Some birds are willing to take on tasks that would make a human stagger. Consider the American Golden-plover. Each year, these shorebirds migrate from their breeding grounds in Arctic Canada to spend the non-breeding season on the treeless plains of Argentina and Uruguay, and fly back again. Covering these huge distances, the American Golden-plover weighs about as much as a baseball or a cricket ball. That is an impressive feat.
These brave birds cannot cover those distances in a single long flight. They must stop along the way to rest, feed, and replace some of their feathers. On their northward migration, American Golden-Plovers may stop for two weeks or more to replenish themselves on the previous year’s leftovers in corn and soybean fields. It has been estimated that, at the peak of migration, a single county in a state south of the Great Lakes might host 25,000 individuals.
We all recognize the importance of renewable and non-depletable sources of energy. Parts of the globe seem ideally suited for wind-energy turbines, for instance. Even though the wind cannot be used up, those turbines might come with an environmental cost. Might those structures have an impact on migrating birds?
Wesley Homoya and his colleagues at Purdue University studied the responses of American Golden-plovers to wind energy facilities in west-central Indiana. More than four hundred turbines were constructed on their study site between 2008 and 2009, where none existed before. This sort of development seems likely to continue, and so an understanding of potential impact is crucial, particularly since the bird is a species of special concern in Indiana. Might turbines cause American Golden-plovers to avoid prime habitat? Might collisions with turbine blades kill birds?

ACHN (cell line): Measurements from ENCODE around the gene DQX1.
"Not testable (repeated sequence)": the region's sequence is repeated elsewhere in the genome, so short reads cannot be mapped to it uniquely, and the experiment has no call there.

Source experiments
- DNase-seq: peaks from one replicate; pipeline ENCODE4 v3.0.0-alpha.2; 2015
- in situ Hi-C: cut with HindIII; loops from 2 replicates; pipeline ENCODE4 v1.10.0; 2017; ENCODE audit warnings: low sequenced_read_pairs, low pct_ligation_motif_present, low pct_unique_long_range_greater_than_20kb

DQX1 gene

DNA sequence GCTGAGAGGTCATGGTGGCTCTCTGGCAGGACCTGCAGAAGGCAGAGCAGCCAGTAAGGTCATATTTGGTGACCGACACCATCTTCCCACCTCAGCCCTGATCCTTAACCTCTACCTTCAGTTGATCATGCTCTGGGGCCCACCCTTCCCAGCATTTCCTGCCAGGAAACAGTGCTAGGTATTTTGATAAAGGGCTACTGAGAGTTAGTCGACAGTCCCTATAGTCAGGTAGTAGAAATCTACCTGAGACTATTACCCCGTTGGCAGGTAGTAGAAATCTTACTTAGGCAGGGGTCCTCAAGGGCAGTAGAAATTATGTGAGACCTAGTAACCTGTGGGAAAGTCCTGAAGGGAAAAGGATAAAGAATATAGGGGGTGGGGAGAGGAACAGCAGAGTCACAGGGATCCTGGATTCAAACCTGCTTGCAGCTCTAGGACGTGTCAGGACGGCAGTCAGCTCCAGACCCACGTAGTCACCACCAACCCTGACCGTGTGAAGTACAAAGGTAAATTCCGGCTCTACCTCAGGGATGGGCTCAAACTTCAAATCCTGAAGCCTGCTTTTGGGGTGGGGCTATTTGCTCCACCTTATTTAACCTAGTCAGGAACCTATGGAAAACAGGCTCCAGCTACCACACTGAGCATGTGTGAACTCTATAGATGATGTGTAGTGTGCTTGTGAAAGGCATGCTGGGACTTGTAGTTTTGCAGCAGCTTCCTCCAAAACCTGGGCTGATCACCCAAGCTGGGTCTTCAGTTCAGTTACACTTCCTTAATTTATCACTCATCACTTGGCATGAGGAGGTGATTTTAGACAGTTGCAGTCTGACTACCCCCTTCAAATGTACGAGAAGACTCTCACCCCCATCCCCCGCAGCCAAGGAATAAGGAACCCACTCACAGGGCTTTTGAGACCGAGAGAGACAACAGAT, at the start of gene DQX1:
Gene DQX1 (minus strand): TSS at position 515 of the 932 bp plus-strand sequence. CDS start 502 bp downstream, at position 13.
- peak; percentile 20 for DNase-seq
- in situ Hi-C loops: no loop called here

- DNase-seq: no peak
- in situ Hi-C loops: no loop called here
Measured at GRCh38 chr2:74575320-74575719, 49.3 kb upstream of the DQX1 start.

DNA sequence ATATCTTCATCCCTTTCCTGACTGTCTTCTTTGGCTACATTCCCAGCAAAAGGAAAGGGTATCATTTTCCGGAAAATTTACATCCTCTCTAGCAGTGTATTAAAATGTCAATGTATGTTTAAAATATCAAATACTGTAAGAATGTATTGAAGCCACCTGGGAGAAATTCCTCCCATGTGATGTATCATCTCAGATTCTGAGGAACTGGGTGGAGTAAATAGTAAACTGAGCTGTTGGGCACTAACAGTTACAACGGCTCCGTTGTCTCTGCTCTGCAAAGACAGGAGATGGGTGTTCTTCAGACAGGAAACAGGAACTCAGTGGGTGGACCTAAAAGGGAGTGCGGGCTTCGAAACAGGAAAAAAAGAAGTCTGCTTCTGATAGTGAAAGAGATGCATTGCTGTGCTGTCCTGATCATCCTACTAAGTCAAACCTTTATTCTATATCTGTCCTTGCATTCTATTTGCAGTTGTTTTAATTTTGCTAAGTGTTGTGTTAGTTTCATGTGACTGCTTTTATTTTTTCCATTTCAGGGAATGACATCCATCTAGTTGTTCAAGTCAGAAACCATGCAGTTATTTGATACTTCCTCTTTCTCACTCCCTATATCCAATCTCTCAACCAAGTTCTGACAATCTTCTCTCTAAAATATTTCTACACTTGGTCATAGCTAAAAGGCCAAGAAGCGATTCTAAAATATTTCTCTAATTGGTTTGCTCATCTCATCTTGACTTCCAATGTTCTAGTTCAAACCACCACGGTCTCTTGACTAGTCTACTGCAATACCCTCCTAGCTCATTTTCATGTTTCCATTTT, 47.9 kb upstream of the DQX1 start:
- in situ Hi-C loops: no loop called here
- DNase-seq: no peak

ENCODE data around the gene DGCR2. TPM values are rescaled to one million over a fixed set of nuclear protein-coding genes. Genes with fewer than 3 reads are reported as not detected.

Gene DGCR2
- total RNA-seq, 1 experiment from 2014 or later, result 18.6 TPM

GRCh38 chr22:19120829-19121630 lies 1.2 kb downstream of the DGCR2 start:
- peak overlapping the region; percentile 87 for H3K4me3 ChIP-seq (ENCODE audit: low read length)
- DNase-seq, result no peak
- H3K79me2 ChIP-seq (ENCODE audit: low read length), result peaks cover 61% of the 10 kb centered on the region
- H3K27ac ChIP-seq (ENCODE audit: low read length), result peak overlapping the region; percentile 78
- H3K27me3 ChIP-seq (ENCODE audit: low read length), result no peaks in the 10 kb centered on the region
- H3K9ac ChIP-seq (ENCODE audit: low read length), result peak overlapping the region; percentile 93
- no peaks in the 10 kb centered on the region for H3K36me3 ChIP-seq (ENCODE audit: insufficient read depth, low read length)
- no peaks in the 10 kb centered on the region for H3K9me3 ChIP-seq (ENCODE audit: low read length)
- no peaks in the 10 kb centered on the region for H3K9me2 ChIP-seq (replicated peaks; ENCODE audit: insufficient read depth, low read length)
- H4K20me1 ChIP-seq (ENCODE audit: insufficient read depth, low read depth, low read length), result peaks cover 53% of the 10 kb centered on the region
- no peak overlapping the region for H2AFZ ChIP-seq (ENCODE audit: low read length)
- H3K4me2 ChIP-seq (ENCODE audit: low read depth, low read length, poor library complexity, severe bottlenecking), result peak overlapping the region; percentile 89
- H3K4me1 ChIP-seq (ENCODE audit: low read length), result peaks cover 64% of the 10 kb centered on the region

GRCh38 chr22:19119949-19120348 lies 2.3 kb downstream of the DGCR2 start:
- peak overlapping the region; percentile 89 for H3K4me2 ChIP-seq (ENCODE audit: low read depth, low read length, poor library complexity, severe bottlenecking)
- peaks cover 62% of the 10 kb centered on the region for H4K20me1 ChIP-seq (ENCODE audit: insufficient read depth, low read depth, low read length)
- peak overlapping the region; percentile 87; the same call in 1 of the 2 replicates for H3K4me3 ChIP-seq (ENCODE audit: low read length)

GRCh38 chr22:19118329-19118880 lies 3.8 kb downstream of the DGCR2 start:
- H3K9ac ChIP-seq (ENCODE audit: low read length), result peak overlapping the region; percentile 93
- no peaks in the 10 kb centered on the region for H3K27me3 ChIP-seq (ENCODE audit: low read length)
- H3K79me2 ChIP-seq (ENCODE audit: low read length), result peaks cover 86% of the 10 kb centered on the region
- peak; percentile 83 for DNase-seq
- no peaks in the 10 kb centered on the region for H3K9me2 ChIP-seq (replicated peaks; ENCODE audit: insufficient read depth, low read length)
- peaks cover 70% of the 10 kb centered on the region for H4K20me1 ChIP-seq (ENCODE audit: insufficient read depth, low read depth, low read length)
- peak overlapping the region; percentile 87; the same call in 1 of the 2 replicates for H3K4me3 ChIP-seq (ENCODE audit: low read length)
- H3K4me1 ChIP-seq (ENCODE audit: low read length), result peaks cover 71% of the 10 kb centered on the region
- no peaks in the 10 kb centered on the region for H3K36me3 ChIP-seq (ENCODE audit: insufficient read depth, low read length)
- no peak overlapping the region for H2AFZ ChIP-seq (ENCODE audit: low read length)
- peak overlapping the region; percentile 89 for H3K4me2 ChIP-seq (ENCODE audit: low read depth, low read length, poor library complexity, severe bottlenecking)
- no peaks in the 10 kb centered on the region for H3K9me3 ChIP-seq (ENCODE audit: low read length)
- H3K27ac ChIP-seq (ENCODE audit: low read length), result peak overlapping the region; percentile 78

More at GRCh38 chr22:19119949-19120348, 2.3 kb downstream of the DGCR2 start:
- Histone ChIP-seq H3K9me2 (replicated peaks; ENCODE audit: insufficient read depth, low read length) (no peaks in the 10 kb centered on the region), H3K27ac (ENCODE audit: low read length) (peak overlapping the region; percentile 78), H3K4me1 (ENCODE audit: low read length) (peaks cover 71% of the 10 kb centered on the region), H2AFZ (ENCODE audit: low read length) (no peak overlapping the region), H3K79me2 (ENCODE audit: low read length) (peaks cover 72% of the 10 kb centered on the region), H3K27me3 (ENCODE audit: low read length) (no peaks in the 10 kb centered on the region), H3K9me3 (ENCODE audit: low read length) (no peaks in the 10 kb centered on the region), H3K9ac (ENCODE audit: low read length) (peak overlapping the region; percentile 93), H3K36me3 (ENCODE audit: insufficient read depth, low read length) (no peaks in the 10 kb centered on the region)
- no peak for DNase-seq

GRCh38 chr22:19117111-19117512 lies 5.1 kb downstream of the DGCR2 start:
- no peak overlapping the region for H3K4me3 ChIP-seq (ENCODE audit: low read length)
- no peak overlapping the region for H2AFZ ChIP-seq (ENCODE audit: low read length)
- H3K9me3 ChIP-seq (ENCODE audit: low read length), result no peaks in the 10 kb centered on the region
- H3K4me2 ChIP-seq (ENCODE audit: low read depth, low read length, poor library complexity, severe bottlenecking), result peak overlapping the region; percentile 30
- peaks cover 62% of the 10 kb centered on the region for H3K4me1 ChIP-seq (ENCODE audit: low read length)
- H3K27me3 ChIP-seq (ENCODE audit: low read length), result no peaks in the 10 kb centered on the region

Homoya and his crew surveyed agricultural fields in Benton County twenty-five times through the spring migration period. They estimated the number of individuals in each flock, and noted the time and location of each flock, as well as the type of crop from the previous season. The team spotted more than 100 flocks containing nearly 10,000 individuals. The distribution and abundance of American Golden-plovers was apparently only modestly influenced by the presence of turbines, and the research did not reveal strong avoidance on the geographic scales that they tested.
Some earlier studies found that wind-energy developments had negative consequences for migratory birds, but others were unable to demonstrate a significant impact. Until we have a better understanding of the full effects of wind-energy developments on bird populations, Homoya et al. suggest that we set aside those regions that have been identified as being particularly important to migrants. This might give many brave birds a better probability of survival.
Homoya, W., J. W. Moore, P. J. Ruhl and J. B. Dunning, Jr. 2017. Do American Golden-plovers (Pluvialis dominica) avoid wind-energy turbines in agricultural fields in Indiana during spring migration? Wilson Journal of Ornithology 129:863-871.
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